Combining solar modules and crops in an area is not a new idea in the PV industry since it could be a solution to enhance crop yields and produce energy in a large area.
However, the benefits of combining both could be more, as crops on solar farms can help increase solar module performance.
Recently, a group of scholars at Cornell University studied the microclimate of solar farms, quantifying the cooling effects of evapotranspiration, module height, and reflectivity of the ground.
In general, solar panels mounted over vegetation demonstrate surface temperature drops compared to arrays mounted over bare ground due to evapotranspiration from vegetation. From an agricultural perspective, using vegetative cover to increase surface reflectivity can reduce the amount of solar energy absorbed by the ground.
The cooling effect of reflectivity
The study showed that reflectivity could affect ambient temperature, as a 10% increase in reflectivity could result in a temperature drop of 0.09°C.
Also, lower surface reflectivity leads to higher module surface temperature because the ground absorbs more radiation. Therefore, radiation is emitted as sensible heat to solar panels. However, when it comes to the correlation between reflectivity and evapotranspiration, increased reflectivity could generate a greater cooling effect without evapotranspiration. This is likely a result of water particles playing a role in temperature reductions by absorbing reflected radiation from the ground.
When considering reflectivity and panel height, there is a consistent negative correlation. This is because when module height increases, more radiation will be reflected into the sky compared to when the panels are placed close to the ground, where they would be incident with more reflected radiation.
Reflectivity also offers an extra benefit for bifacial solar systems: Higher reflectivity increases shortwave radiation reflected off the ground can improve power production.
The cooling effect of evapotranspiration
The research team also examined the relationship between evapotranspiration and reflectivity, unveiling that there is also a negative correlation between both factors. This can be attributed to water particles rising from the ground, absorbing radiation reflected and emitted off the ground, and cooling solar arrays above. The research highlighted this as a clear benefit for power production when solar arrays are mounted over vegetation.
The cooling effect of solar module height
Speaking of the cooling effect of solar module height, there is, once again, a negative correlation between reflectivity and module height. This results from the radiative heat exchange between solar modules and the ground. When ground reflectivity is low, a large amount of radiation is emitted from the ground as heat. Therefore, increasing module height has a larger cooling effect compared to a scenario where less heat is emitted from the ground.
However, the cooling effect of ground clearance is slightly more prominent combined with evapotranspiration, as water particles absorb more radiation emitted from or reflected off the ground.
In a more prominent example, an agrivoltaic system mounted at four metres above soybeans sees up to 10°C reductions in module surface temperature compared to a traditional solar power plant.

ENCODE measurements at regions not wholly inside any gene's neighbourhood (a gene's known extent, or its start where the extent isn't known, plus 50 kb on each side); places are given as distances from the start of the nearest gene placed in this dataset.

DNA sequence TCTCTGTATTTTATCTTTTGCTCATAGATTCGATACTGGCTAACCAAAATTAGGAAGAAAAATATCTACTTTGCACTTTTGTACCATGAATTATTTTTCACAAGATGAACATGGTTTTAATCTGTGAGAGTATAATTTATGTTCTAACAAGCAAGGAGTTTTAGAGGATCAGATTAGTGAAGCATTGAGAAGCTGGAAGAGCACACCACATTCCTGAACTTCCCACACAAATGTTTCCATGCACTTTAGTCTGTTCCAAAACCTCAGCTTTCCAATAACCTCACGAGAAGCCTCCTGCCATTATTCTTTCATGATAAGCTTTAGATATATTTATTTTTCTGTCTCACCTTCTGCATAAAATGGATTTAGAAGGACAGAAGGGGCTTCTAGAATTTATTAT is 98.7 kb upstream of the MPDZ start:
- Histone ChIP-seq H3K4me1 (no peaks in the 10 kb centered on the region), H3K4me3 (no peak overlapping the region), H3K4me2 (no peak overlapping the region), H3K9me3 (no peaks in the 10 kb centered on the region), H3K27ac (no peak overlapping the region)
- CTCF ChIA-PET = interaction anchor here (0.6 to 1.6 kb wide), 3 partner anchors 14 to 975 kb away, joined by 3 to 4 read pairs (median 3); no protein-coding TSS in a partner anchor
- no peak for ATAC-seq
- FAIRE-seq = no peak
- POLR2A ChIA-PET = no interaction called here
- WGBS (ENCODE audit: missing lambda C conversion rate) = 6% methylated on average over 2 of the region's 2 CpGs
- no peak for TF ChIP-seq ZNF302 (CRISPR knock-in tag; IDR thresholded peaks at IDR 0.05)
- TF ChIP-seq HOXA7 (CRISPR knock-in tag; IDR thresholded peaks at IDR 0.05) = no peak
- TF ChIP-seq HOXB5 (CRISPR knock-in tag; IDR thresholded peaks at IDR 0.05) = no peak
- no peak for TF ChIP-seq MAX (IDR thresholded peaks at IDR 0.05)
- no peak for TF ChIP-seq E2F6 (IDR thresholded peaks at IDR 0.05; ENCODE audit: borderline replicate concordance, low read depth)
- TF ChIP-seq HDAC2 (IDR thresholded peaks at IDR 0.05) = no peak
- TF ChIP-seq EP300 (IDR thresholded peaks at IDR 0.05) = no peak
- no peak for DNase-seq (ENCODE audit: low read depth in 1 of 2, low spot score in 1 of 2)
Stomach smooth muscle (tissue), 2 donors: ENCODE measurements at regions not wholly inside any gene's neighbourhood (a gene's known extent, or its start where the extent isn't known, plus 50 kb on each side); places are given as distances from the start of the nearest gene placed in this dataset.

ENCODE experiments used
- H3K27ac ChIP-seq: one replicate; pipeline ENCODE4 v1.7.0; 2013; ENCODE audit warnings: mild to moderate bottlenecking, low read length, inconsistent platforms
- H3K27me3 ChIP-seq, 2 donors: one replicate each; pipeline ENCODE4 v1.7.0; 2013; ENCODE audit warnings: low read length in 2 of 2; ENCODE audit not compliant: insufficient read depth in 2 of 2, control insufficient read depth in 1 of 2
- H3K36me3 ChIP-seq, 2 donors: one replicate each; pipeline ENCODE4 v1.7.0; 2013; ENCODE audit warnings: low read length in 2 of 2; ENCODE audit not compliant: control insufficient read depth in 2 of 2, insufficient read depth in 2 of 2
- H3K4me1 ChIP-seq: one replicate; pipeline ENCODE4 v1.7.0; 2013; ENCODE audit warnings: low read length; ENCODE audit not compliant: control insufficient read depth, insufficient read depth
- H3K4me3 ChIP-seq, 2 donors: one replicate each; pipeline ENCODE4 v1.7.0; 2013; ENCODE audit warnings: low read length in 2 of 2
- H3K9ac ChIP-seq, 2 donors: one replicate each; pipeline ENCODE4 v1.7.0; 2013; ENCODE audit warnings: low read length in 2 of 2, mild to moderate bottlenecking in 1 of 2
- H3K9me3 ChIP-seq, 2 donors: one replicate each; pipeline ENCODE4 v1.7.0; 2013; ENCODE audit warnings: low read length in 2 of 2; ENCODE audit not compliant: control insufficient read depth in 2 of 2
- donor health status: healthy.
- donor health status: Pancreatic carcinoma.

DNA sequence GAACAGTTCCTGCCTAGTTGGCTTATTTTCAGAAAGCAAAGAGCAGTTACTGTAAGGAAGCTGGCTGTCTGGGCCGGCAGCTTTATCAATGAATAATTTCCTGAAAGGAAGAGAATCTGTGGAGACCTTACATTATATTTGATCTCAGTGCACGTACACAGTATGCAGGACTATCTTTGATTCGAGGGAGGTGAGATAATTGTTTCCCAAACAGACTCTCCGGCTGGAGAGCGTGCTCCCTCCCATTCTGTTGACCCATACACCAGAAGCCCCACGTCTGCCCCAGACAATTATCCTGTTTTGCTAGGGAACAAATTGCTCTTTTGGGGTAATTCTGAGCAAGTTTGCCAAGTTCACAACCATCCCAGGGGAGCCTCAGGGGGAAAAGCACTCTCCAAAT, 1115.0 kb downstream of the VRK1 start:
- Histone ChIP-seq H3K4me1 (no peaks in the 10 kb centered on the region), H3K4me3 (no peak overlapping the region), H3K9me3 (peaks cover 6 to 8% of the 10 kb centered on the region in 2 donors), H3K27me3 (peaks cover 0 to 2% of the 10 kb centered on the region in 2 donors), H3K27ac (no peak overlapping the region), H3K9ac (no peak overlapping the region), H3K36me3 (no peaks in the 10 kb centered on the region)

“We’re showing dual benefits. On the one hand, you have food production for farmers. On the other hand, we’ve shown improved conversion efficiency for solar developers,” said Henry Williams, lead author of the study.
However, the study could not cover every aspect when it comes to combining crops and solar modules. The research team said more studies about crop models and thermal-fluid simulations in the context of co-locating agriculture are needed in the future.
“Research studies so far have shown that regions in hot and arid climates benefit most from the combination of agriculture and PV farms. We expect more and more extreme heatwaves in many regions of the world. In terms of PV panel conversion efficiency, many regions across the globe can benefit from the combination of agriculture and PV modules,” said Max Zhang, professor of the Sibley School of Mechanical and Aerospace Engineering at Cornell University.
The research also said social factors that could heavily influence the practicality of solar developments should be studied in the future.
Previously, PV Tech reported that the UK’s then-prime minister Liz Truss once said that “fields should be full of our fantastic produce (and) it shouldn’t be full of solar panels”, while current prime minister Rishi Sunak stated that under his leadership Westminster would understand the needs of rural communities, “making sure our fields are used for food production and not solar panels”.
Their comments caused significant concern in the UK solar sector, which has been growing at pace thanks to the low cost of the technology and the need to transition to low-carbon energy sources to tackle the climate crisis.
In response to the comments, the Association for Renewable Energy and Clean Technology said the solar industry aimed to work in conjunction with, not against, agricultural use of land, commonly by either building on marginal land or ensuring multi-land use applications.
“We need to take a holistic view of the energy system and the biophysical environments to design future solar farms, which I believe that it will be very different ten years from now,” added Zhang.
Agrivoltaics are in focus in the most recent edition of our quarterly journal PV Tech Power (vol.34), along with a broad range of other industry topics, including the potential for offshore floating solar and the evolution of business models for energy storage in Europe. You can download the journal as part of your PV Tech Premium subscription.